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Rating: *

I bet there is a book, somewhere in a vault, where all the rules of a Marvel blockbuster are written. With the obsessive diligence of a dogmatic religious fanatic, every artist tasked with working on a new project needs to follow the commandments under the penalty of unspeakable horrors to them or their family. This book has a compendium of decades of studies in psychology and details how to harness and exploit the whims of an entire generation of full-grown adults living in a state of arrested development. The book explains, to precise scientific detail, the optimal way for the brain to create the necessary dopamine that keeps an impressionable mind distracted but convinced it’s witnessing a glorious universal truth.

The book analyses other artists, better artists, unique and influential artists. It pinpoints the elements that make them stand out, to be recreated in a different medium and without artistic context. The book is sealed with seven keys, and only one man named Kevin, the mastermind behind this cinematic mastodon that doesn’t show signs of extension, gets to read it, for the book consumes all. It takes artists, writers and filmmakers under its protection and corrupts their instincts with generic social commentary and bland philosophies. The book is like Tolkien’s ring, and behind it an army of Gollums march to convince us that this long futile saga is anything but an amusement park.

The victim, this time, is Chloé Zhao, whose meteoric rise peaked this year when her third feature, Nomadland, won her a surprise, and frankly well-earned, Oscar for best director. The dust hasn’t settled on that front, and Zhao is already making her shift to the big Marvel Cinematic Universe machine. The promise is that Zhao can bring the auteur’s pedigree and attach her style of emotional cinema verité to the sci-fi excesses of the studio. The reality is there is little interest to steer away from the formula. Whoever is at the helm sees their work muddled and confused by the one essential truth in the whole business model – the only thing that ever matters is the plot.

You will see Eternals; everyone will. Marvel’s movies effortlessly make it past the billion-dollar mark before even hitting the streaming services, and by then, they become staples of all our homes without us even noticing.  The story and its characters are not necessary; for what matters is where this films fits in this long-running continuous saga of pop culture colonisation.

Still, if you’re curious – the Eternals are deity-like beings created by literal Gods (the Celestials) tasked with protecting every planet in the universe from the demon-like monsters (the Deviants). The ones on Earth have been here for more than 7,000 years, waiting for further instructions, living among us quietly without interfering in the natural progress of human evolution. They are the warrior Theena (Angelina Jolie), the leader Ajak (Salma Hayek), the powerful Ikaris (Richard Madden), our protagonist Sersi (Gemma Chan), the rebellious Sprite (Lia McHugh), the genius Phastos (Brian Tyree Henry), the fast Makkari (Lauren Ridloff), the strong Gilgamesh (Ma Dong-Seok), the other rebel Druig (Barry Keoghan) and Kingo (Kumail Nanjiani), the comedic relief.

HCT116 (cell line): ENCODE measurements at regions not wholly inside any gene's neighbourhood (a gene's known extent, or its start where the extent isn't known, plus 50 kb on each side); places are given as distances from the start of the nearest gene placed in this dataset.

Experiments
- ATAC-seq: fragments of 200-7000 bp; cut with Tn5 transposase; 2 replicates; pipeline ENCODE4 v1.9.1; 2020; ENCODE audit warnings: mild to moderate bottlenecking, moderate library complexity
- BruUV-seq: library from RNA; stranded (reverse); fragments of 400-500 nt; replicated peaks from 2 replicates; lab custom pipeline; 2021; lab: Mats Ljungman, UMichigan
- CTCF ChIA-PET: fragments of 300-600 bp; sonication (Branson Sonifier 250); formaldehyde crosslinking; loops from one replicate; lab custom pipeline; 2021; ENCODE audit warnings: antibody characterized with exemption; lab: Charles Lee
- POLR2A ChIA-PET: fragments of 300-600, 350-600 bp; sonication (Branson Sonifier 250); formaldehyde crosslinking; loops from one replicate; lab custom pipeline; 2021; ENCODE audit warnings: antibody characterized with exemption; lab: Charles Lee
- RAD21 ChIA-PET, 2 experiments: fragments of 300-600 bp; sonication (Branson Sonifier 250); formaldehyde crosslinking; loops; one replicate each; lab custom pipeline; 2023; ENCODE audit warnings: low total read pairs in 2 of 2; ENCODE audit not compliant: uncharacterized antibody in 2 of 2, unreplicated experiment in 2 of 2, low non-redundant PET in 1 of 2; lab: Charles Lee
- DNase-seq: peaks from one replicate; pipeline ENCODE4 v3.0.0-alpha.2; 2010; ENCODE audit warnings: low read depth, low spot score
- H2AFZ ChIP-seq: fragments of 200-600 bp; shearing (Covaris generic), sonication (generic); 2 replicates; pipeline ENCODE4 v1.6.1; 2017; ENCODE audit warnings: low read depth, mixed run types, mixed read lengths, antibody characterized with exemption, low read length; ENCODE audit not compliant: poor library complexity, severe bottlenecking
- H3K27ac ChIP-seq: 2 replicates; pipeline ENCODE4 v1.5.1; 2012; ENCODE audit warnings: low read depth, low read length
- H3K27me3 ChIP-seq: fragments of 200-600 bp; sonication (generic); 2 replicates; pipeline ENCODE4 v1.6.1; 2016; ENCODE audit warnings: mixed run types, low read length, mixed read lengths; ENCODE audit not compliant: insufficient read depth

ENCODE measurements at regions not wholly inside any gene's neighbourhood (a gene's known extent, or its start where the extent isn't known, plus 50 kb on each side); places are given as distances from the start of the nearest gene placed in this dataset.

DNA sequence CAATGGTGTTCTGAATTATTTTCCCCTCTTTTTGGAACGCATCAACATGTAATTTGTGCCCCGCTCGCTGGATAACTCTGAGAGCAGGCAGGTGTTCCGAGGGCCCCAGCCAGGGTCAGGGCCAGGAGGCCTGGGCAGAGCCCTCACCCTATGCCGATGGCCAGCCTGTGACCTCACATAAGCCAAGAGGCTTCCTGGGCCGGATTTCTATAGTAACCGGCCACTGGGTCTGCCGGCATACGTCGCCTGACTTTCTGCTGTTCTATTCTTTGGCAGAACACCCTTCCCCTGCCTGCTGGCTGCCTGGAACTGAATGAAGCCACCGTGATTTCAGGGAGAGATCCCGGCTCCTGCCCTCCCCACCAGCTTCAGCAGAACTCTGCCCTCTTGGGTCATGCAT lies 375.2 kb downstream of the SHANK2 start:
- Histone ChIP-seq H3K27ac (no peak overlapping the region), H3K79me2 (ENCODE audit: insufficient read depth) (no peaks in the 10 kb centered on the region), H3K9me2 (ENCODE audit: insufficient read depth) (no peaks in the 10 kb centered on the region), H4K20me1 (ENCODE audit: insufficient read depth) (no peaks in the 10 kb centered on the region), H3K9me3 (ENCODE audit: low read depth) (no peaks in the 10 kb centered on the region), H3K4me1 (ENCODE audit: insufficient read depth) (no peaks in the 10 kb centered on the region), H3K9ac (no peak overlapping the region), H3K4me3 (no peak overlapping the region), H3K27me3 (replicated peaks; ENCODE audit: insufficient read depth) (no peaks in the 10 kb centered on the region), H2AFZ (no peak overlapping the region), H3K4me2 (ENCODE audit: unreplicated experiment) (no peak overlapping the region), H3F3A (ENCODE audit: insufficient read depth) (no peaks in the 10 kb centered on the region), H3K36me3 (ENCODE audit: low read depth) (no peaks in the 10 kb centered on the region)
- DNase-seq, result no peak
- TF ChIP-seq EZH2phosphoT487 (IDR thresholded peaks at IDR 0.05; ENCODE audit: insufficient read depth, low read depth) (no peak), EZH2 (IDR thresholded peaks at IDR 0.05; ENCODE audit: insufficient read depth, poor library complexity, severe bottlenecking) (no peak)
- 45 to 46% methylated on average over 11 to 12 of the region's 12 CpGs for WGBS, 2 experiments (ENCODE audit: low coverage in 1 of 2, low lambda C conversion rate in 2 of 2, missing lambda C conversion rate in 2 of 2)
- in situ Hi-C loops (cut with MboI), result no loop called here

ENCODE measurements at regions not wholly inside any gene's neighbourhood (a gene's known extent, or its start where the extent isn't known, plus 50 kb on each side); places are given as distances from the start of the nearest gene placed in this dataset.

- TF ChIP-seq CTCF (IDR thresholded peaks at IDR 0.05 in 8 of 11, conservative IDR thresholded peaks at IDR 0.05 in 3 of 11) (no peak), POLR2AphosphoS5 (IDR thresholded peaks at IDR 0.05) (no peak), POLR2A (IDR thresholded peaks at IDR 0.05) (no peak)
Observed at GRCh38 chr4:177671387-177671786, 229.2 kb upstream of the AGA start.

For two-thirds of the film, we follow the group as they come together to fight a new, unexpected Deviant threat while rekindling old flames and past disagreements. For some of them, the rule not to interfere is especially hard to swallow in the wake of war, torture and genocide. The film deals with this moral quandary in particularly tone-deaf ways, like one of our heroes (played by an American actor) crying in the ruins of Hiroshima.

The stakes are high for Sersi, Kingo and Phastos, who grow attached to humanity. Especially Sersi, falling in love with dear old mortal Dane Whitman (Kit Harington), and Phastos, who retired to a suburban paradise with his husband and child.

But none of this matters because the film doesn’t let us, nor its characters, stop and reflect. See the moment Harington finds out his girlfriend is actually an immortal superbeing who just fought a gigantic otherworldly and terrifying monster in the streets of London. In what is by itself a life-threatening and traumatic experience, the emotional implications of finding out his love is millions of years old is reduced to a moment of making a funny quip about her ex-boyfriend. No one is allowed to feel until the plot tells them to; no one is allowed to show any emotion until that can be exploited and explained in its due course.

The meta-commentary is that a film about Gods on Earth, controlled by Gods in space, exists by design for the whims of their own creators (Zhao), controlled by higher voices (the producer) for the benefit of the all-mighty (the profit). And if I thought the film was this self-aware, I would’ve found it amusing. Instead, it’s just regrettable.

Scorsese was right when he said Marvel films are not cinema, but rollercoaster rides, and Eternals  is its epitome. A two-and-half hour-long funfair built by some of the most creative people in the business but with nothing unique to say. It’s fun, exciting, thrilling and engaging, but does not linger when it’s over. It’s innocuous, sturdy, well-built and reliable, but only a piece of decoration. It will make a billion dollars, but it won’t break any hearts, and because of that, I ask – what’s the point?